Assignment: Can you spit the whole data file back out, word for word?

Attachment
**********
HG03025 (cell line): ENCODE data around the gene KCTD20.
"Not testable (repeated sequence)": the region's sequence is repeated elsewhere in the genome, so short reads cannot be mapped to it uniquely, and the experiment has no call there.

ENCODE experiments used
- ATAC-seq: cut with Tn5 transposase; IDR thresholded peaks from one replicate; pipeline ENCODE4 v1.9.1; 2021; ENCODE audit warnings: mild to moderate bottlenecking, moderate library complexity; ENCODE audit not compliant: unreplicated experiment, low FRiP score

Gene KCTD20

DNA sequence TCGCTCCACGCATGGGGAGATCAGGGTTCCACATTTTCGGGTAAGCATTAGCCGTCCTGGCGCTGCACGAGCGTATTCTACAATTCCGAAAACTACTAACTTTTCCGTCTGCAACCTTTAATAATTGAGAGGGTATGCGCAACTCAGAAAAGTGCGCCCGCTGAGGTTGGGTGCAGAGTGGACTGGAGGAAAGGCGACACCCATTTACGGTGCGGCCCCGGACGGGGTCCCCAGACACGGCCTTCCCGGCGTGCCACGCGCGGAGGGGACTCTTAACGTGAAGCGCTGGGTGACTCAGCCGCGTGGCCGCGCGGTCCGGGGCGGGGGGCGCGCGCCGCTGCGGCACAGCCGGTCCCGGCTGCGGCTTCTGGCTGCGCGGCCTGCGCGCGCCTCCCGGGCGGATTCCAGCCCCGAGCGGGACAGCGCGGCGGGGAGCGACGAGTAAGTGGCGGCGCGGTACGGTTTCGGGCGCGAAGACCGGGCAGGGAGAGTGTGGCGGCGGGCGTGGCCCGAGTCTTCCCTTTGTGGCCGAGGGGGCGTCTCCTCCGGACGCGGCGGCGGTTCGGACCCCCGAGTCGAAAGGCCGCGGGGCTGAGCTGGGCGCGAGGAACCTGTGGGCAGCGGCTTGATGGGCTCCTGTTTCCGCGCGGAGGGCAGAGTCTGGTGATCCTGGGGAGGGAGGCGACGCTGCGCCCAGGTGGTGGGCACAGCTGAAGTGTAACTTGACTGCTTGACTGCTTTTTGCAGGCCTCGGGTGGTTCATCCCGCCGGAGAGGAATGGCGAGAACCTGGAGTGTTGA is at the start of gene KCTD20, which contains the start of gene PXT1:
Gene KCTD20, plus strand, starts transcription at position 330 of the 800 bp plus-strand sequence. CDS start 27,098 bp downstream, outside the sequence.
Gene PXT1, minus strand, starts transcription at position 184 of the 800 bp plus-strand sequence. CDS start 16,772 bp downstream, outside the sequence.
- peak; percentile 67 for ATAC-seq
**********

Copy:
HG03025 (cell line): ENCODE data around the gene KCTD20.
"Not testable (repeated sequence)": the region's sequence is repeated elsewhere in the genome, so short reads cannot be mapped to it uniquely, and the experiment has no call there.

ENCODE experiments used
- ATAC-seq: cut with Tn5 transposase; IDR thresholded peaks from one replicate; pipeline ENCODE4 v1.9.1; 2021; ENCODE audit warnings: mild to moderate bottlenecking, moderate library complexity; ENCODE audit not compliant: unreplicated experiment, low FRiP score

Gene KCTD20

DNA sequence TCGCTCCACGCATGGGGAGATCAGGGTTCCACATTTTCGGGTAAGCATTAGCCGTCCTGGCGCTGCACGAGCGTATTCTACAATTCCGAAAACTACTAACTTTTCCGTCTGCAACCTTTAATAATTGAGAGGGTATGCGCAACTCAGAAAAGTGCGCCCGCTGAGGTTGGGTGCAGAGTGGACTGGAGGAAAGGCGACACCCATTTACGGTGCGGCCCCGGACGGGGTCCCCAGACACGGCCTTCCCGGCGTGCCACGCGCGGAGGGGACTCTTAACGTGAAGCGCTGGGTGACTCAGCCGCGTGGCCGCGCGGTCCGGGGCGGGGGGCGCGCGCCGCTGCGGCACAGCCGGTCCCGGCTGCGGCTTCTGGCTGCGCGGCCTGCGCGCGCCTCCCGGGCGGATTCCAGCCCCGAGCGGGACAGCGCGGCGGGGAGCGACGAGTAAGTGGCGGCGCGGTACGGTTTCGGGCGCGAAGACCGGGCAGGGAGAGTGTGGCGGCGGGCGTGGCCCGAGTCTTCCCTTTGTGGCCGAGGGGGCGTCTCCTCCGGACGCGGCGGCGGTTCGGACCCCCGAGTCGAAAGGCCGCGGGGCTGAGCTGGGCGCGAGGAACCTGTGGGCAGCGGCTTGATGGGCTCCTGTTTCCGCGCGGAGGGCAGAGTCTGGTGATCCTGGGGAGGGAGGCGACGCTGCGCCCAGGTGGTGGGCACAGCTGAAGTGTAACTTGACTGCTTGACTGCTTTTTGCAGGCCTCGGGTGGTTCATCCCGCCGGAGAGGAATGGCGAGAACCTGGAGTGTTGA is at the start of gene KCTD20, which contains the start of gene PXT1:
Gene KCTD20, plus strand, starts transcription at position 330 of the 800 bp plus-strand sequence. CDS start 27,098 bp downstream, outside the sequence.
Gene PXT1, minus strand, starts transcription at position 184 of the 800 bp plus-strand sequence. CDS start 16,772 bp downstream, outside the sequence.
- peak; percentile 67 for ATAC-seq